Justice S Vaidyanathan
Justice S Vaidyanathan
Litigation News

Public Information Officers who adopt tactics to mechanically reject RTI requests must be shown the door: Madras HC

"... in my view, they are unfit to hold the post of Public Information Officer or any post in connection with the discharge of duties under RTI Act and they should be shown the doors", the Court opined.

Meera Emmanuel

The Madras High Court on Monday deprecated the tendency to reject RTI requests mechanically, opining that Public Information Officers who resort to doing so "must be shown the door" for failing to act in terms of the RTI Act's mandate (Tamil Nadu Public Service Commission v. Mr P Muthian).

In this regard, Justice S Vaidyanathan remarked,

"Now-a-days, the Officials are used to adopt a tactic answer in mechanical manner that the information sought for is exempted in the light of Section 8(1)(d) of the Act, without actually ascertaining as to whether the information sought falls within the ambit of the said provision. Such Officers must be taught a lesson and in my view, they are unfit to hold the post of Public Information Officer or any other post in connection with the discharge of duties under RTI Act and they should be shown the doors, so that it will be a lesson for other Officers to act in accordance with the terms of the Act, failing which they may also face the similar or more consequences."

The Court also took the opportunity to emphasise on the significance of the Right to Infromation (RTI) Act, 2005.

"... the provision of Section 6 confers right to information to any person for the obvious reason that right to information flows from the right to expression... Even the Supreme Court clearly held that the office of Chief Justice will come under the purview of Right to Information (RTI), by observing that transparency does not undermine judicial freedom. "
Madras High Court

Referring to the Supreme Court's observations in the case of State of Uttar Pradesh v. Raj Narain and Others, Justice Vaidyanathan further observed that,

"... people of this country have a right to know every public act, every thing that is done in a public way by their public functionaries. They are entitled to know the particulars of every public transaction in all its hearing."

Notably, the Court has now also directed the Tamil Nadu Govermment to issue a circular to its Departments warning of legal consequences that would follow if information is not divulged in line with the RTI Act.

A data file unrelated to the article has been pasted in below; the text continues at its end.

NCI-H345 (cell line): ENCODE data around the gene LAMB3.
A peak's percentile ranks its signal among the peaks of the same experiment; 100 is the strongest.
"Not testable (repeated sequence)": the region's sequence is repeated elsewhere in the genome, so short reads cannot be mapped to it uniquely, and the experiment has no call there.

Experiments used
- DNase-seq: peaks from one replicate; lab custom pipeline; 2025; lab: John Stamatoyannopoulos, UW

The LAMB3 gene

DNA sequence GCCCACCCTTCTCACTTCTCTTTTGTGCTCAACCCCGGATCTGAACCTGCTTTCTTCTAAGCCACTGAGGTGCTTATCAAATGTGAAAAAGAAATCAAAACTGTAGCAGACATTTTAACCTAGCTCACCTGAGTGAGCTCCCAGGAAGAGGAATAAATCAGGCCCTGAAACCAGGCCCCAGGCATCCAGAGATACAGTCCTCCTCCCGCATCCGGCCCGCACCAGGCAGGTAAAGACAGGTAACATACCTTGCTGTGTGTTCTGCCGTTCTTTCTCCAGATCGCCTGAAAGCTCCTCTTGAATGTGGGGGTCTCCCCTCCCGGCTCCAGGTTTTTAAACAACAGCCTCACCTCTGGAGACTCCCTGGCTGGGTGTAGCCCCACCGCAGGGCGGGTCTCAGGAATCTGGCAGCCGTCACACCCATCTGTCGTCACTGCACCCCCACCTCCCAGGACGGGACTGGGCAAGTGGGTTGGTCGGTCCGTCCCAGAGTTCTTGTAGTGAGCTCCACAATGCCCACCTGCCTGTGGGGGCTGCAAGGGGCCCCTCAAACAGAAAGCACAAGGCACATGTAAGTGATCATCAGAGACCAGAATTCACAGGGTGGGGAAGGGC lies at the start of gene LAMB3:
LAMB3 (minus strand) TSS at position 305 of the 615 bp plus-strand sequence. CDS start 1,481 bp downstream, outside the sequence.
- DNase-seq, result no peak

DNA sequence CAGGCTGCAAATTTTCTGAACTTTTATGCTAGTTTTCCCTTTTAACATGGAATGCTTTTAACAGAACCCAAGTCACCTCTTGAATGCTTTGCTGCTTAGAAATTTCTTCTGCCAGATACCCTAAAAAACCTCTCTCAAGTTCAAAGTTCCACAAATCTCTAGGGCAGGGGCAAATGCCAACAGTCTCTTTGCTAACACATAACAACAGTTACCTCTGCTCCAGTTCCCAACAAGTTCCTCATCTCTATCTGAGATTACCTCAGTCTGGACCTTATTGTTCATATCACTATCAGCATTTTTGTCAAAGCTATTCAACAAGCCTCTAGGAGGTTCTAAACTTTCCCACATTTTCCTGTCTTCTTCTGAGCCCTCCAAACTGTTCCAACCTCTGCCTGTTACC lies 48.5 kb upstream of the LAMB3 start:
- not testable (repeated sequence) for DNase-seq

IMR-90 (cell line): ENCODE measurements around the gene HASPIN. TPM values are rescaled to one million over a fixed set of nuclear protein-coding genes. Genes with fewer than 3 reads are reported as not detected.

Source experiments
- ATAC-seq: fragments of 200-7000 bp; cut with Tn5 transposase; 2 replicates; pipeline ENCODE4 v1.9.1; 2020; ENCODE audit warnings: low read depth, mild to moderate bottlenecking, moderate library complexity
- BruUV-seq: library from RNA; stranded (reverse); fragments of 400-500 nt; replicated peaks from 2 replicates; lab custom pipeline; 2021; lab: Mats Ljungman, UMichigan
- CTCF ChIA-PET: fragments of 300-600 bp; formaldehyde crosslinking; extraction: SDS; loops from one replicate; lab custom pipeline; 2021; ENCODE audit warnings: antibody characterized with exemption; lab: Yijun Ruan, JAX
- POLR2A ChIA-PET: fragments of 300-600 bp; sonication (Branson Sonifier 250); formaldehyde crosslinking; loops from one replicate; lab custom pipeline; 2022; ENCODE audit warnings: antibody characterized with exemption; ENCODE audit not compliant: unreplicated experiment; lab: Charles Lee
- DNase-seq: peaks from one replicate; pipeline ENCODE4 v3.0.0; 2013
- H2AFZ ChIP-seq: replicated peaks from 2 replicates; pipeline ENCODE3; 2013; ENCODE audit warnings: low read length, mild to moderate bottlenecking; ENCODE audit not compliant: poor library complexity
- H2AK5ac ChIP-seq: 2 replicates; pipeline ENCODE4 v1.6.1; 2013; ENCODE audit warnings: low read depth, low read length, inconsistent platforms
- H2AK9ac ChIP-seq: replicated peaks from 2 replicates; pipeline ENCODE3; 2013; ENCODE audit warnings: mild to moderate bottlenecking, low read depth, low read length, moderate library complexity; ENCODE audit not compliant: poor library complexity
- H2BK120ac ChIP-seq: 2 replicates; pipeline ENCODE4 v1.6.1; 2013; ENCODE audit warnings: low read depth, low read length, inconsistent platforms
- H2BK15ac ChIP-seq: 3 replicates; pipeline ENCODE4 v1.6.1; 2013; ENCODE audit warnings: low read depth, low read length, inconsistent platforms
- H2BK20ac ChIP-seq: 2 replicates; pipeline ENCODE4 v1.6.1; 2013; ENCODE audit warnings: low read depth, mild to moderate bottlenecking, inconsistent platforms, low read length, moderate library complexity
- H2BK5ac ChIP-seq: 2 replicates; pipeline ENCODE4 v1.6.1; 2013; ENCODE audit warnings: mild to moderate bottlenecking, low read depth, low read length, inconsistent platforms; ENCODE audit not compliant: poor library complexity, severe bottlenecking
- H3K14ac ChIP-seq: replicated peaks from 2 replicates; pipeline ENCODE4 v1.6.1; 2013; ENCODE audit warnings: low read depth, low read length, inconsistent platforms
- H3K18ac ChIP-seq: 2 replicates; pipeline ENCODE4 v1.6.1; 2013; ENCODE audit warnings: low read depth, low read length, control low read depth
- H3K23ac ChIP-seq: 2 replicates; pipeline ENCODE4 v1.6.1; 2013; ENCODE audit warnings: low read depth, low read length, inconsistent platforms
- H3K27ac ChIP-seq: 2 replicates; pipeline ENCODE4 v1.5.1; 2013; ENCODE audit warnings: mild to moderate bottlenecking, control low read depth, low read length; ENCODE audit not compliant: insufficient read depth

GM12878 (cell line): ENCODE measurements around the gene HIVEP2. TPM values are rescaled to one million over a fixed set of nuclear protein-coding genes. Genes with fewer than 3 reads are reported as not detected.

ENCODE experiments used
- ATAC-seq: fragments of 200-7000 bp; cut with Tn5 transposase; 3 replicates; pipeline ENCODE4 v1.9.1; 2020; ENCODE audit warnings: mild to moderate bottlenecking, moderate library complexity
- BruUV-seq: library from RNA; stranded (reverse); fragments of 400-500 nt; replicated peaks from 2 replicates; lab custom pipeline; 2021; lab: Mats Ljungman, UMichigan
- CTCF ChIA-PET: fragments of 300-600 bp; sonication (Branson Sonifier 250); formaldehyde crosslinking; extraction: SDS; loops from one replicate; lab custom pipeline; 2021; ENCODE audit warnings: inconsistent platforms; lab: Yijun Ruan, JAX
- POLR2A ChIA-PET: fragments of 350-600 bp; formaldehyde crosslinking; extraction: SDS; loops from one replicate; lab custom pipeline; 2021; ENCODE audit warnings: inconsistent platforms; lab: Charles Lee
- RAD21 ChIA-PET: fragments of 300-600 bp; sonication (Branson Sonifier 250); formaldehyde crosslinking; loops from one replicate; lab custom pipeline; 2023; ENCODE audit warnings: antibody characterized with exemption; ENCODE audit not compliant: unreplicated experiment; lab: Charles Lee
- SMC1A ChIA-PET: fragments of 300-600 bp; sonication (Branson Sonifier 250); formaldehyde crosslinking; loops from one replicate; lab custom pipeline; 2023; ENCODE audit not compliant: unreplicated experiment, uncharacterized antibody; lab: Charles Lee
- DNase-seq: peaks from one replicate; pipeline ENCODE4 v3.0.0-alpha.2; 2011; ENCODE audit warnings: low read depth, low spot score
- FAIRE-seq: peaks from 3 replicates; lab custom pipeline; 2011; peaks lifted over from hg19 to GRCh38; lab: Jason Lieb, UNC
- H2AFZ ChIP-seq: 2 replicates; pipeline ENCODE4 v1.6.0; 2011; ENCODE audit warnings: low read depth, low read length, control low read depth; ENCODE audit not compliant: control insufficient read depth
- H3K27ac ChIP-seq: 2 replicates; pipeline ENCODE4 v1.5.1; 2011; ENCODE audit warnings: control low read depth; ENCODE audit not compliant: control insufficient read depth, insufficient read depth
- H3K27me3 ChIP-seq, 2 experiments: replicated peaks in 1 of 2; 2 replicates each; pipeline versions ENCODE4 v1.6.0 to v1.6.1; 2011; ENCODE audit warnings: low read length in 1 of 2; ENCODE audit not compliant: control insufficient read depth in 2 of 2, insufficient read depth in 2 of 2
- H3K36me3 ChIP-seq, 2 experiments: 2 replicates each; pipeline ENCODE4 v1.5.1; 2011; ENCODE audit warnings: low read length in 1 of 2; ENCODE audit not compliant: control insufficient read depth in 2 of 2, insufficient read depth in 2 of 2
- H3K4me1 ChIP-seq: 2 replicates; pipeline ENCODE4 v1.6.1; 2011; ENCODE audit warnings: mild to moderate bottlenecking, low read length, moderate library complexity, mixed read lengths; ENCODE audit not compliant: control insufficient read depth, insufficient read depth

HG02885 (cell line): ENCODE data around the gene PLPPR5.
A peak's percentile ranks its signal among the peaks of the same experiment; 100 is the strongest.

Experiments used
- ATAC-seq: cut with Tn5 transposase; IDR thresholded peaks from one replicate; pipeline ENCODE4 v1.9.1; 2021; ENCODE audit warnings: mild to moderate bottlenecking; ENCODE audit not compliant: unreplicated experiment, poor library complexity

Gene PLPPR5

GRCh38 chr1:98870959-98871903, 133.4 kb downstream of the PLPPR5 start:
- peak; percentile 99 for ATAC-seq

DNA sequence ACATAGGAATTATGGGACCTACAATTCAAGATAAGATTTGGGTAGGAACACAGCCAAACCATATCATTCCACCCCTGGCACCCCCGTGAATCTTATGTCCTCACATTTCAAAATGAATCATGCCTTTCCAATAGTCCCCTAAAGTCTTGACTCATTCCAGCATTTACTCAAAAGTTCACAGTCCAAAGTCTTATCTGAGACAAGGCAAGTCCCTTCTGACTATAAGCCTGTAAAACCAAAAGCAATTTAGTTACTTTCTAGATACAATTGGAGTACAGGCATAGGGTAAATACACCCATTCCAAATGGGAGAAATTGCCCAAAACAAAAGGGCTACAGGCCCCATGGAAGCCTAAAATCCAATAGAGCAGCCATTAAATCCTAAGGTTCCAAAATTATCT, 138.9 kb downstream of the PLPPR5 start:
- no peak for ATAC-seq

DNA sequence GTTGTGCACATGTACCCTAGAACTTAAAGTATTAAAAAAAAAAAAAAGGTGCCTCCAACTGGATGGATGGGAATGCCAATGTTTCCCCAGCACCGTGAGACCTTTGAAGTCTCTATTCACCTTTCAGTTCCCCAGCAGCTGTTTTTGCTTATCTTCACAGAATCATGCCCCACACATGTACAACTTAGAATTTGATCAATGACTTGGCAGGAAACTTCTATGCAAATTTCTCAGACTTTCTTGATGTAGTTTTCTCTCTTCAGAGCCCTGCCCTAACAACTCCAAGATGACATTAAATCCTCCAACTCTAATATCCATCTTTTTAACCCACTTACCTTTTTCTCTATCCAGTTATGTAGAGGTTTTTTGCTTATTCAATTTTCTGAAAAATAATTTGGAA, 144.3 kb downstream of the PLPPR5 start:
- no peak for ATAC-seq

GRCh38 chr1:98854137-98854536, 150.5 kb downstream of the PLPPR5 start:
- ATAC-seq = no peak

"The Government is directed to circular this order to all its Departments, Public Sector Undertakings, Corporation, etc., so that the Authorities, more particularly under RTI Act, will come to know of the legal consequences of non-furnishing of the details, which the affected parties / General Public seek for."
Madras High Court

The Court made these observations in a case that involved an RTI enquiry made in 2008. By this RTI enquiry, a person had sought information concerning vacancies in the Tamil Nadu public services and the number of seats allocated to backward communities and most backward communities between 2006 and 2008.

The Public Information Officer refused to divulge the information, claiming that the information is exempted under Section 8 (1)(d) of the RTI Act. However, on appeal, the second appellate authority, i.e. the Tamil Nadu Information Commission (TNIC) ordered that the information sought be provided free of cost.

The High Court endorsed the TNIC's finding, stating,

"This may be one of the rarest of rare cases where the Second Appellate Authority has boldly taken a decision, which does not warrant any interference by this Court, as there is no error apparent on the face of record."

In doing so, the Court rejected contentions by the Tamil Nadu Public Service Commission (TNPSC) that the information sought for, if divuged, would infringe the privacy of individuals and create communal discontent and strife.

Contrary to the TNPC's stance, the High Court opined that the disclosure of the caste-wise breakup would benefit the candidates as it would help them ascertain whether they actually fall under the reservation quota or not. In any case, it was pointed out,

"When the general list itself has already been published for public view, as stated in the petition, there is nothing wrong in disclosing the details to the respondent."

The Court added that the TNPSC's apprehension that an in-depth description of castes would create communal unrest is only an illusion. Justice Vaidyanathan further remarked,

"... if it is the real concern of TNPSC and the Government, they should think of abolishing the quota system as well as removal of column regarding caste particulars in the school certificate itself, so that the people of Tamil Nadu could stand united under one roof irrespective of caste, creed, religion, etc. at least in the year 2050 and our State will be a model State for the whole of the country ."

The Court ultimately upheld the TNIC's findings and ordered the provision of the information sought for within a month's time, after also noting that first authority had erroneously relief on Section 8(1)(d) of the RTI act to reject the RTI request. The Court said,

"... the purpose of enactment of RTI Act itself is to ensure transparency in all respects. Moreover, a reading of the said section shows that it relates to commercial confidence, trade secretes, etc., and it does not strictly prohibit the authority concerned from providing such details, as divulging of caste details will surely be beneficial to candidates to doubly ascertain either about their induction or rejection and as such."

Before parting with the matter, the Judge also directed the TNPSC to appraise the Court of the names and position of the officials who had rejected the RTI request and who had, thereby, "failed to discharge their official duties as adumbrated under the RTI Act, 2005."

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